- This isn’t absolutely essential for a Boundary Waters packing list, but in our situation, I was glad we had it. There is zero cell service in the Boundary Waters, so we got a Verizon Satellite phone ($80 for a week) so that we could communicate occasionally with my mom, who was watching our kids (including my 5 year old with type 1 diabetes), or in case we had an emergency.
- Float plan
- This is a written record of the route you plan to take so someone else knows where you will be (give a copy to someone before you leave)
- All medical forms
- Medical cards and authorization to take care of you in case there is an emergency. Make sure everyone knows where it is in the group gear.
- Rope, bungee cords, paracord
- In case something breaks, or to tie/lash things together
- Survival kit (whistle, signal mirror, etc)
- Duct tape, aluminum foil tape
- Aluminum foil tape is for emergency repairs to the canoe. Or, you know, FlexSeal!!!!
- Fishing gear and fishing license (if you plan to fish)
- We kept the tackle box and poles loose in the canoe
And of course:
- Canoes with shoulder pads for portaging
- Shoulder pads are VERY important so your shoulders don’t die (more than necessary) on portages. We rented the canoes from the outfitters.
- Life jackets – rented with the canoes
Important Note: As you are planning what to put on your Boundary Waters packing list, make sure you account for who is responsible for carrying each piece of gear, and if you are able to carry everything you have packed. While you could do a double portage, you don’t want to; it’s so much better to be able to take everything in a single trip.
Types of Bags We Brought
- Each person’s personal backpack for their personal items
- All personal items go in your personal backpack. If you can’t fit all your gear into your backpack, you are bringing too much stuff.
- One portage pack
- The portage pack is a very large bag to contain a lot of the camping equipment.
- Tents and sleeping bags are the main cargo here.
- Dry Bags
- Before packing the sleeping bags in the portage pack, we stuff them into dry bags. Between all the loading and unloading at multiple portage points, there are a lot of opportunities for sleeping bags to get wet, or at the very least splashed, and a wet sleeping bag is kind of the worst.
- One large frame backpack
- Most group gear goes in the frame backpack. Whoever is the trip guide and will be carrying the frame backpack also uses it as their personal pack (instead of a school sized backpack). Otherwise, there are not enough backs to carry all the gear.
- One bear barrel –
- This has all the food PLUS cooking supplies in it. As I mentioned above, this bear barrel has a good latch, is very durable (its lasted us through many trips!), and very importantly, has shoulder and waist straps for portaging.
- When it is full, the barrel can be between 60-80 pounds depending on what you choose for food and cooking gear. It is the heaviest thing that will be portaged at the beginning of the trip. It will get lighter as the trip goes on though!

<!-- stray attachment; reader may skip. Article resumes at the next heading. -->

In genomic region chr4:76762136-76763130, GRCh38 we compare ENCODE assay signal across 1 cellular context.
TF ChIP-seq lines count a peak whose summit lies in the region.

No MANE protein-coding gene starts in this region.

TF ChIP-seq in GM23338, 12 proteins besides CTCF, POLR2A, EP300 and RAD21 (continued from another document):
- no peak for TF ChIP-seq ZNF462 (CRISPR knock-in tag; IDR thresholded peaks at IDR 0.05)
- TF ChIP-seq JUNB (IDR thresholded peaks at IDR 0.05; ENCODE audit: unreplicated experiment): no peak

Gear to Rent
You can rent all the bigger items on this canoe trip gear list from an outfitter, including a bear barrel, a portage pack, dry bags, canoes, etc if you don’t own them. If you are going to do more than one canoe and camping trip like this, though, it’s probably worth investing in some of the gear yourself.
You should definitely also pay for a water tow to the starting point. From where we started, it’s an 8 mile, all-day paddle and you are fighting against the waves of the water tows from other people.
And while it’s still beautiful, the serenity that is such a hallmark of the area is interrupted by the boats roaring past. It’s much better just to ride in the motor boat to the drop off point.
What NOT to Add to Your Boundary Waters Packing List
Short answer: if it’s not on the above lists, don’t bring it. Long answer: especially, don’t bring these things:
- Food in individual packs – ALL FOOD MUST BE IN THE COMMUNITY BEAR BARREL. Don’t become a bear snack during the night!
- No firearms – this is a Boundary Waters rule
- No metal cans, glass containers, or aerosols for anything
- No smellables – that means no scented anything such as scented deodorant, chapstick, lotion, sunscreen, etc. Using smellables could turn you into bear bait or attract other unwanted critters to your campsite.
- Anything extra. You don’t need a new pair of clothes for every day. I know that sounds gross but that’s the reality and you don’t have space.
- Most electronics. Be careful with any electronics you do bring. Anything that is not waterproof should probably be left or put in a waterproof container.
- No sound-producing stuff. Leave No Trace applies to audio pollution.
- Leave as much food packaging and waste behind as possible. I go into more detail about this in my Boundary Waters Menu and Meal Planning Guide.
Final Thoughts on a Boundary Waters Packing List
I hope this gives you a good idea of how to plan your Boundary Waters packing list! A canoe trip to the Boundary Waters is such a unique experience, but you are going to be isolated for a while, so plan ahead and pack with care so that you have a safe and fantastic trip!
Check Out My Other Boundary Waters Articles:
- The Boundary Waters: A True Wilderness Experience
- What to Know Before You Go to the Boundary Waters
- A Menu and Meal Planning Guide for the Boundary Waters